With dual stack IPv4v6, both IPv4 and IPv6 addresses would simultaneously be assigned to the handset upon LTE attach. The handset connectivity to the far side internet content would be decided by DNS; generally, if an IPv6 AAAA record was available for the website, the handset would prefer IPv6 transport for that content. If no AAAA was found, and an A record was returned by DNS, then IPv4 transport would be used. While that is the overall concept, this is a simplified version of what is called Happy Eyeballs (RFC 6555) where DNS and various timers are used, specified by each handset OEM, OS, or browser, to choose IPv6 or IPv4 while not impairing the customer experience with abnormally higher latency than usual. In the vast majority of cases, this meant that if IPv6 content was available for a dual stack IPv4v6 handset, then IPv6 would be preferred with lower latency than IPv4. This resulted in roughly 70/30 split in traffic, in preference to IPv6. High tonnage content such as Google, YouTube, Facebook, Netflix, etc. are all IPv6 enabled, so the majority of handset traffic followed suit.

In hindsight, dual stack IPv4v6 was a wise decision as there were still significant delays due to vendor issues.  Sprint had initially aimed to release dual stack IPv4v6 handsets in 2013; however, that was delayed a full two years due to above-mentioned vendor issues. Some issues were IP core-centric, while some were regional LTE vendor issues. As Sprint added IPv6 traffic load during a friendly user trial, further issues were uncovered, resulting in additional delays. For all defects or delays, Sprint waited until full nationwide readiness was available so the wireless customer would have the same experience and IP address type nationwide. Finally, once all network issues were resolved, dual stack IPv4v6 was launched on newly released handset models with minimal to no customer issues, thanks to the resiliency of Happy Eyeballs.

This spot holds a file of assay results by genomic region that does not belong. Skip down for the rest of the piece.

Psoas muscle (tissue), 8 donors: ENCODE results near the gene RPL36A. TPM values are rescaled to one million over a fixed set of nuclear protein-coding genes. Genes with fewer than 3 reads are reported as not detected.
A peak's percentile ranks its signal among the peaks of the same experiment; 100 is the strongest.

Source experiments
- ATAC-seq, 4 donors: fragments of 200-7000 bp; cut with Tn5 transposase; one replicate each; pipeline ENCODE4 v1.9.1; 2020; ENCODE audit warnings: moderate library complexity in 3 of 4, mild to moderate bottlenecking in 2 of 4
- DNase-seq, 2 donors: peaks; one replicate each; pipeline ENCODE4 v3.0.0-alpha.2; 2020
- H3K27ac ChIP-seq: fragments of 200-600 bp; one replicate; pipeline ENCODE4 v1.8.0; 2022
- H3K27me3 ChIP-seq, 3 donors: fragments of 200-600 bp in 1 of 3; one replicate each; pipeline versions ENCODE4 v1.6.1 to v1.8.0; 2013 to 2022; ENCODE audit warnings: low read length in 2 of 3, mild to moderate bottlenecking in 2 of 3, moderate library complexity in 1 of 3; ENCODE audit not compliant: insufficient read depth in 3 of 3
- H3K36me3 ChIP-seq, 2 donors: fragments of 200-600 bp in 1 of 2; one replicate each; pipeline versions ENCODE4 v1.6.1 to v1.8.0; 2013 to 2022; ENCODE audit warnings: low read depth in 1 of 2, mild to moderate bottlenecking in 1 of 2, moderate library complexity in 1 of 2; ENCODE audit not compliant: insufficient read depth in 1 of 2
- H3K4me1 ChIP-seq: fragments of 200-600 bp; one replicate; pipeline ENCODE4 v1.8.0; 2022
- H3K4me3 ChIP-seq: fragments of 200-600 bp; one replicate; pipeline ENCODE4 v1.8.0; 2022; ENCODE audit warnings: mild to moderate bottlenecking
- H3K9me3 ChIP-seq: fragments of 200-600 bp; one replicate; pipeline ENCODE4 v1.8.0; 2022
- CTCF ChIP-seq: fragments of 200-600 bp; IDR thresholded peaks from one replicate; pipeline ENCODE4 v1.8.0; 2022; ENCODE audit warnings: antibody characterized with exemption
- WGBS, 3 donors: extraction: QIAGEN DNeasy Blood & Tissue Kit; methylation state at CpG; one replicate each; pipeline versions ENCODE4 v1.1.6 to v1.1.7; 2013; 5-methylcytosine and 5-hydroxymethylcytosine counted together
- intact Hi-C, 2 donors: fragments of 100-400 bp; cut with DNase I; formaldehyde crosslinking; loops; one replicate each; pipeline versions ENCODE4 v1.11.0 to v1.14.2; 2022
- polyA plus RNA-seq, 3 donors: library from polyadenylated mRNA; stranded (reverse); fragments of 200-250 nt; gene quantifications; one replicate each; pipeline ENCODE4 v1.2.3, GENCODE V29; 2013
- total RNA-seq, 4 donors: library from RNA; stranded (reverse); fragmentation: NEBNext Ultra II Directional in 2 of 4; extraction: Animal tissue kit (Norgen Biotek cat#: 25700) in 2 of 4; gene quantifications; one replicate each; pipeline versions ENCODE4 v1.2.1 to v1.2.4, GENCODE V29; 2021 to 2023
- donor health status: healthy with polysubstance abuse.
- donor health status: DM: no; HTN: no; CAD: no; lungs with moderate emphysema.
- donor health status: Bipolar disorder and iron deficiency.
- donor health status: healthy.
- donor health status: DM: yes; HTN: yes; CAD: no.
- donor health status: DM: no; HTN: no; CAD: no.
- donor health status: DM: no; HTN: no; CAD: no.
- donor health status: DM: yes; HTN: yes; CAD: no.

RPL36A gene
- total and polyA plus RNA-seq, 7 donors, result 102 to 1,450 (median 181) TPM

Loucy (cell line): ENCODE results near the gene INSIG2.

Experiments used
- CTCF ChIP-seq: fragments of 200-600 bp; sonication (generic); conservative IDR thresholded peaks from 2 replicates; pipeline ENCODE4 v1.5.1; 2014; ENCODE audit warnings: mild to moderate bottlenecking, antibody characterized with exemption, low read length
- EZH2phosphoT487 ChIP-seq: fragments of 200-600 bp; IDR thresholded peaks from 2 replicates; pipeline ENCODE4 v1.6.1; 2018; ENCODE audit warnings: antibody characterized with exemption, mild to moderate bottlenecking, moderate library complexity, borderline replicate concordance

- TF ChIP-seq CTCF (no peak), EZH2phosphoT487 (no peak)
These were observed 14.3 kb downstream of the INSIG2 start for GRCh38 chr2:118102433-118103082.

Target State of IPv6-Only+NAT64

After successfully launching dual stack IPv4v6, Sprint turned its engineering focus on implementing the target state handset IP addressing of IPv6-only with NAT64+DNS64. By this time, other major carriers such as T-Mobile US and Orange Poland had large-scale production deployments of IPv6-only with NAT64+DNS64 via 464XLAT, with other carriers pursuing the same direction.

464XLAT is a novel solution that involves NAT64+DNS64, but also essentially includes a NAT46 client translator within the end device (Android & iOS, in this case) to allow reachability for hard-coded IPv4 literals via a “fake” IPv4 address that is presented to the application/OS, for cases where DNS does not come into play and DNS64 cannot perform the translation to legacy IPv4 addressing.

Because of foresight by the architects of the IPv4v6 project, the majority of billing changes were accounted for and implemented as part of the previous project. However, there were some provisioning changes to be developed as IPv6-only uses a new APN, as well as implementing the NAT64 & DNS64 architecture, changes to the LTE gateways, and IPv6 connectivity to service platforms such as MMS and Visual Voicemail.